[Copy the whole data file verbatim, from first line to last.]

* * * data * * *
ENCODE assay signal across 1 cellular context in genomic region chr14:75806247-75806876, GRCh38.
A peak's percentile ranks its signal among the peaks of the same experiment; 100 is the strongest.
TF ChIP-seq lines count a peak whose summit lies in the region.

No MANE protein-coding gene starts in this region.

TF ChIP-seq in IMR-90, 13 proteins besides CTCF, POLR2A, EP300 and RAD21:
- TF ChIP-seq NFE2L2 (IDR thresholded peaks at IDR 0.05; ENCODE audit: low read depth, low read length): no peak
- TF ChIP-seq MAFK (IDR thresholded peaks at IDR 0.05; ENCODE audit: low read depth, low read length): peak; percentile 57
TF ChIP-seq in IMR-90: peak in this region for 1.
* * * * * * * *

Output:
ENCODE assay signal across 1 cellular context in genomic region chr14:75806247-75806876, GRCh38.
A peak's percentile ranks its signal among the peaks of the same experiment; 100 is the strongest.
TF ChIP-seq lines count a peak whose summit lies in the region.

No MANE protein-coding gene starts in this region.

TF ChIP-seq in IMR-90, 13 proteins besides CTCF, POLR2A, EP300 and RAD21:
- TF ChIP-seq NFE2L2 (IDR thresholded peaks at IDR 0.05; ENCODE audit: low read depth, low read length): no peak
- TF ChIP-seq MAFK (IDR thresholded peaks at IDR 0.05; ENCODE audit: low read depth, low read length): peak; percentile 57
TF ChIP-seq in IMR-90: peak in this region for 1.